Lastly, Internet Freedom. Four hundred million Chinese are online, as are several million Iranians, and thousands in Burma, Cuba, central Asia and various other oppressed regions. Yet their regimes are doing their very best, as Shiyu Zhou, deputy director of the Global Internet Freedom Consortium put it, “to stifle dissent, control information and block citizens from communicating with the outside world”. The Global Internet Freedom (GIF) Consortium offers a way round this, which is now enabling millions of people in countries such as China, Burma and Iran to avoid the censors. Using software such as Freegate and Ultrasurf, users can secure proxy servers around the world with encrypted connections. Server IP addresses are constantly switched, at a rate of up to 10,000 shifts per hour, in ways GIF claims “make it impossible for censors to block effectively”. Most remarkably, GIF is run entirely by volunteers, who maintain operations out of their own pockets and provide the services for free. The GIF founders, former Tiananmen Square protestors turned exiled Chinese internet experts, note that in these countries, state-controlled media “confounds right with wrong, incites hatred, and institutionalises ignorance”. They conclude that “it is our belief that free flow of information is the most effective and powerful way to peacefully transform closed societies and promote human rights and civil liberties”.

We saw how powerful Internet technology was during the Saffron Revolution in Burma, and the protests in Iran last year. One Iranian summed up the importance of the lifeline thrown to them by technology in an email to GIF:

“I am writing you on behalf of the Iranians in Iran, those who are beaten, killed, and threatened but still making history. If it was not because of flicker, twitter, facebook and simply email, nobody would have known what is happening in Iran ... If not for Internet, these events would have been 1000 times uglier and more brutal ... These days Iranians cannot even access the Internet ... The only hope for Iran is Freegate software. Please help the movement in Iran. Please make the software available to Iranians for free.”

Zhou argues that:

“When people in closed societies gain a taste of freedom and are given a way to share information, it becomes harder and harder for regimes to force their people to acquiesce to tyranny and injustice. If fax and Xerox machines helped bring down the former Soviet Union – as they did – Internet freedom protocols and systems have an even greater potential to transform closed societies in peaceful and powerful ways.”

The only thing holding back the ability to circumvent the censors is funding. Zhou claims that “for every dollar we spend on anti-censorship technologies, repressive governments must spend hundreds – perhaps thousands – of dollars to block us.” I hope William Hague will see it as in our national interest to support such work. Extra funding would enable providers such as GIF to buy more servers and make access more widely available. I know we have to make cuts, but I believe we could cut wasteful consultants and politically correct schemes and spend FCO or DFID money on promoting Internet freedom – and that would be a good use of taxpayer money.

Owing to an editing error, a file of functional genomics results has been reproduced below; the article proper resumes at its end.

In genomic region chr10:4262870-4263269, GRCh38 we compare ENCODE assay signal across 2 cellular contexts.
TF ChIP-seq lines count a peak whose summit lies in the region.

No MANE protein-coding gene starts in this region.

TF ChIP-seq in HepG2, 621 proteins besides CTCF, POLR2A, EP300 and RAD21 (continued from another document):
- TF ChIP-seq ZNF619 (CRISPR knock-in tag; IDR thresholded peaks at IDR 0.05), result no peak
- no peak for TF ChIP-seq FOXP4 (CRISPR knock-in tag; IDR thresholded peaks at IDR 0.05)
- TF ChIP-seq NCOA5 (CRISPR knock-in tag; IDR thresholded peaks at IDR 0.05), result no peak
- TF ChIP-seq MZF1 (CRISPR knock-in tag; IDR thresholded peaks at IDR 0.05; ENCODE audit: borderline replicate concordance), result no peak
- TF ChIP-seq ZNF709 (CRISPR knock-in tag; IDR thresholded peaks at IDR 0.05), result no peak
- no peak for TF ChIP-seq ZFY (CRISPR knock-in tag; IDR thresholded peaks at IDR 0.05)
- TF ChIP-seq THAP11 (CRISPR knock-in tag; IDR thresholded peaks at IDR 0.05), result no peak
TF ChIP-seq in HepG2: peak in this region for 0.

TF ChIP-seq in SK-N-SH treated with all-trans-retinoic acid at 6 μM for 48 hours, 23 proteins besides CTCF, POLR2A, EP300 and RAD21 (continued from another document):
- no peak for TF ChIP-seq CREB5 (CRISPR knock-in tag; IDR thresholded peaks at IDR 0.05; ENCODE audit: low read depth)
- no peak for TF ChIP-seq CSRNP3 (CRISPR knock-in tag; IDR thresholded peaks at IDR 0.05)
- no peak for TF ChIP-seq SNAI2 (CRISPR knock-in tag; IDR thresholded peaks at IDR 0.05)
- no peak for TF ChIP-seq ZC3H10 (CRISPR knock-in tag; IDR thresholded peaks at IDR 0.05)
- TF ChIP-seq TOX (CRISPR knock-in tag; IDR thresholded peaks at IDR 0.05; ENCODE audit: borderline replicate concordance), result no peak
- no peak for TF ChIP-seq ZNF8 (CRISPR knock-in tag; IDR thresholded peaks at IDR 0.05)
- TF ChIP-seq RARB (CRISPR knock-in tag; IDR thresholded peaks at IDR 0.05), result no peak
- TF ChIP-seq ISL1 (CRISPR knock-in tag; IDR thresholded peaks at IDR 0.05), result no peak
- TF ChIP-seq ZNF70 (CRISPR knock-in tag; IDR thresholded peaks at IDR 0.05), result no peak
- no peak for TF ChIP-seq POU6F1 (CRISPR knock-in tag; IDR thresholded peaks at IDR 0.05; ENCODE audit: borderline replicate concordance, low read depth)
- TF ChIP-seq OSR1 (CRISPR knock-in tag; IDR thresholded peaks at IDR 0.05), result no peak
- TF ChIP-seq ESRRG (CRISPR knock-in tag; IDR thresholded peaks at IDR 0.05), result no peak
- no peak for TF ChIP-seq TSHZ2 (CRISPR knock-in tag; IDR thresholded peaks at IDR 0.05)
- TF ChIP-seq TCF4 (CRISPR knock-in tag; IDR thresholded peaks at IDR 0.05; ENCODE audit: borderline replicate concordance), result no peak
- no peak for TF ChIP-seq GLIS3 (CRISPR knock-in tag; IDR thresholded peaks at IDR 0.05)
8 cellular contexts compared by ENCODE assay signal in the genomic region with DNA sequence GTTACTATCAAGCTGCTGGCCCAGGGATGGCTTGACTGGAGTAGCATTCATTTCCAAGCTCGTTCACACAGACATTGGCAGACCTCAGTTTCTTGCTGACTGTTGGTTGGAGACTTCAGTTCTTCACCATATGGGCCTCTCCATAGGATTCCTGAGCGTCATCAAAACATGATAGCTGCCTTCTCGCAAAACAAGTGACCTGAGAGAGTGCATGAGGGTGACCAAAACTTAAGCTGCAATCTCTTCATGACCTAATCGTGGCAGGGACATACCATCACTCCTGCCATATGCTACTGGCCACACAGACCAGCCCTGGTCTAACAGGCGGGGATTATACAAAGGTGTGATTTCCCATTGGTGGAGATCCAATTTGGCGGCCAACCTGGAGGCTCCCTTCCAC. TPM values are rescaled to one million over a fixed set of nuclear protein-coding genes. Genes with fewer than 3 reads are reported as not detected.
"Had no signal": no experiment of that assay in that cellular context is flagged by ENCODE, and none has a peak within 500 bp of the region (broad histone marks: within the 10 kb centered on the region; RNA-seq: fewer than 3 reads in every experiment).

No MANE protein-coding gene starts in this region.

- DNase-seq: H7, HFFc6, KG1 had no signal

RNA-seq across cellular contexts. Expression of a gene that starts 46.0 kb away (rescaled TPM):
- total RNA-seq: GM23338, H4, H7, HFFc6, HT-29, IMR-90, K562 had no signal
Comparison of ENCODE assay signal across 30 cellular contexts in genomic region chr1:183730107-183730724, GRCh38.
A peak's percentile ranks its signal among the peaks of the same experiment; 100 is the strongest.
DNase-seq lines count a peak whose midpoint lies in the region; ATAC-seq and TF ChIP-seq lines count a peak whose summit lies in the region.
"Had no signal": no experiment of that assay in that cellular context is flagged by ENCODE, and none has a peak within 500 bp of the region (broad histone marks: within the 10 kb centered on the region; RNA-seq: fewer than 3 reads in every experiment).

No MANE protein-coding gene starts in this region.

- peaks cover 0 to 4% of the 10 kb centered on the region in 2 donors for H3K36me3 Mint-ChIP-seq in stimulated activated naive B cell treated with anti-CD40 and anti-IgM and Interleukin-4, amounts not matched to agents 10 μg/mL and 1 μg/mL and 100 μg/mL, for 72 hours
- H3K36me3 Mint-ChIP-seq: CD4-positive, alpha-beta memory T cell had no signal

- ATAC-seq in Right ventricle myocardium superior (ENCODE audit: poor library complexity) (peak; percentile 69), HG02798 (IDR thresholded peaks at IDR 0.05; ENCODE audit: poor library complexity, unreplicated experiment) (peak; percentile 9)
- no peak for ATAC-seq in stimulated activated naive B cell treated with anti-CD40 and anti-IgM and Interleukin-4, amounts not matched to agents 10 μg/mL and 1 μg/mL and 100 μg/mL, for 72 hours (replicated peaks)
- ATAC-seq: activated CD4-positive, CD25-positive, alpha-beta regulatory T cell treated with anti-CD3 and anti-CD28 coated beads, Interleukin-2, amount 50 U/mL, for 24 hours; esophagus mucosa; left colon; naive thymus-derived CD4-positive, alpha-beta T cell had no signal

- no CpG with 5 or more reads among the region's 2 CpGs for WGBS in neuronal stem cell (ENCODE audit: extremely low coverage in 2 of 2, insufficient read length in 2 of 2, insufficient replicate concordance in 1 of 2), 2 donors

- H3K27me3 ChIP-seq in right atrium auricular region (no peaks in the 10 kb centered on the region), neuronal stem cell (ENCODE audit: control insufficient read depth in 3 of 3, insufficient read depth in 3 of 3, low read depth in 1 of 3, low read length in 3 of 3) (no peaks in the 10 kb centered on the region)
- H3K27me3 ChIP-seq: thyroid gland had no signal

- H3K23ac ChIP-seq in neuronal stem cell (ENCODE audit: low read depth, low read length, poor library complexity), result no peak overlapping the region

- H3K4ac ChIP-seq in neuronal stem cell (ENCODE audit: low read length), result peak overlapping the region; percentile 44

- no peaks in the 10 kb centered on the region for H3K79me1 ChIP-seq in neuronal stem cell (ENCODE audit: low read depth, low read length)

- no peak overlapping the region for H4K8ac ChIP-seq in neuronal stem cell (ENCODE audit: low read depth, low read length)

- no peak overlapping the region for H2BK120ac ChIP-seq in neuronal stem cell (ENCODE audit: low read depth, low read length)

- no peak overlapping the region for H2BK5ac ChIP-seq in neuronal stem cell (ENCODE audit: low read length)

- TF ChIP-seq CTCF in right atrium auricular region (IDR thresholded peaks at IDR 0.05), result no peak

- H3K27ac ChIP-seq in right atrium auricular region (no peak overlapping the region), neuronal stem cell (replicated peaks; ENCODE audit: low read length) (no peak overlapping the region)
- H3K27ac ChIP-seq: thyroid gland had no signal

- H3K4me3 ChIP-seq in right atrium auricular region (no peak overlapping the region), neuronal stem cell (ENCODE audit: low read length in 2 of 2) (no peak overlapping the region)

There are of course plenty of other ideas and issues which the FCO and DFID should focus on too as part of this agenda – fighting efforts at the UN to introduce religious defamation laws, helping convince countries like Pakistan and Indonesia that their blasphemy laws promote religious extremism, intolerance and hatred and therefore contribute to violence and insecurity, tackling the worldwide scandal of human trafficking, and providing aid money to tackle the treatable horror of obstretic fistula in the developing world, described powerfully here. All these measures, and more, would make the pledge to place human rights at the heart of foreign policy a concrete reality. I would urge William Hague and other ministers to read Breaking the Real Axis of Evil by former US Ambassador to Hungary, Mark Palmer, and Natan Sharansky’s The Case for Democracy, and build a manifesto for change by adapting their ideas. As Palmer said in a recent testimony to a Congressional commission:

The single most strategic failure of our best minds in the intelligence, journalist and academic communities over the past half century has been their failure to anticipate, indeed even allow for, peaceful democratic revolution. And yet some sixty such revolutions have occurred in countries as divergent as Indonesia, the Philippines, South Africa, Chile, and Ukraine. We have neither understood what is going on in the minds of elites beneath the closed surface of dictatorships nor the power of students, women and others once they organize.

It is time to put that right. We can, through peaceful means, make a meaningful difference to the lives of billions of people living under tyranny. As the biographer of the great anti-slavery campaigner William Wilberforce, William Hague has an opportunity now to continue the work of his political hero. If he follows these ideas, he will have a legacy of which Wilberforce would be proud.